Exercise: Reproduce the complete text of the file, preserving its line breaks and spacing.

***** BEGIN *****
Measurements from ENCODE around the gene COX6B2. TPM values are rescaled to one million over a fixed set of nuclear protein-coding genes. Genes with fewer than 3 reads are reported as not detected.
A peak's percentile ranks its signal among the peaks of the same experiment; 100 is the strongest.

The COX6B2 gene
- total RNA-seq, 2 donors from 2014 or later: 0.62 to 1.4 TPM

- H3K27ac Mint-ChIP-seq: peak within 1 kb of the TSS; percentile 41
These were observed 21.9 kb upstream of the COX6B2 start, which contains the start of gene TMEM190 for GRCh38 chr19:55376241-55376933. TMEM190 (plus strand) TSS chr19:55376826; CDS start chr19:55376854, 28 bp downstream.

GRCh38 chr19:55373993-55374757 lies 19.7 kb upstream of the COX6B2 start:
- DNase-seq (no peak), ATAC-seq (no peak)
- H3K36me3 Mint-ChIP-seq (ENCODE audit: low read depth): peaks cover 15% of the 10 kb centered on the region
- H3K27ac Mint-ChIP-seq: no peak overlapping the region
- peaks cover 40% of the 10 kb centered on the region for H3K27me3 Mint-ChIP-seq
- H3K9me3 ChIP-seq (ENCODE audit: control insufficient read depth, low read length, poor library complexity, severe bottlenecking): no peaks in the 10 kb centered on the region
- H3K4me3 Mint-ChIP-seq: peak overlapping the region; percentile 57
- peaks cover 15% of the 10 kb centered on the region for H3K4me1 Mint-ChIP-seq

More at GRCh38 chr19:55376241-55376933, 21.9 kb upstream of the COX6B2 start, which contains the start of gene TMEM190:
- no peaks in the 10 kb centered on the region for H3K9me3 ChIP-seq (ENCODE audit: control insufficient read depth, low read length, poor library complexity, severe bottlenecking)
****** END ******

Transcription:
Measurements from ENCODE around the gene COX6B2. TPM values are rescaled to one million over a fixed set of nuclear protein-coding genes. Genes with fewer than 3 reads are reported as not detected.
A peak's percentile ranks its signal among the peaks of the same experiment; 100 is the strongest.

The COX6B2 gene
- total RNA-seq, 2 donors from 2014 or later: 0.62 to 1.4 TPM

- H3K27ac Mint-ChIP-seq: peak within 1 kb of the TSS; percentile 41
These were observed 21.9 kb upstream of the COX6B2 start, which contains the start of gene TMEM190 for GRCh38 chr19:55376241-55376933. TMEM190 (plus strand) TSS chr19:55376826; CDS start chr19:55376854, 28 bp downstream.

GRCh38 chr19:55373993-55374757 lies 19.7 kb upstream of the COX6B2 start:
- DNase-seq (no peak), ATAC-seq (no peak)
- H3K36me3 Mint-ChIP-seq (ENCODE audit: low read depth): peaks cover 15% of the 10 kb centered on the region
- H3K27ac Mint-ChIP-seq: no peak overlapping the region
- peaks cover 40% of the 10 kb centered on the region for H3K27me3 Mint-ChIP-seq
- H3K9me3 ChIP-seq (ENCODE audit: control insufficient read depth, low read length, poor library complexity, severe bottlenecking): no peaks in the 10 kb centered on the region
- H3K4me3 Mint-ChIP-seq: peak overlapping the region; percentile 57
- peaks cover 15% of the 10 kb centered on the region for H3K4me1 Mint-ChIP-seq

More at GRCh38 chr19:55376241-55376933, 21.9 kb upstream of the COX6B2 start, which contains the start of gene TMEM190:
- no peaks in the 10 kb centered on the region for H3K9me3 ChIP-seq (ENCODE audit: control insufficient read depth, low read length, poor library complexity, severe bottlenecking)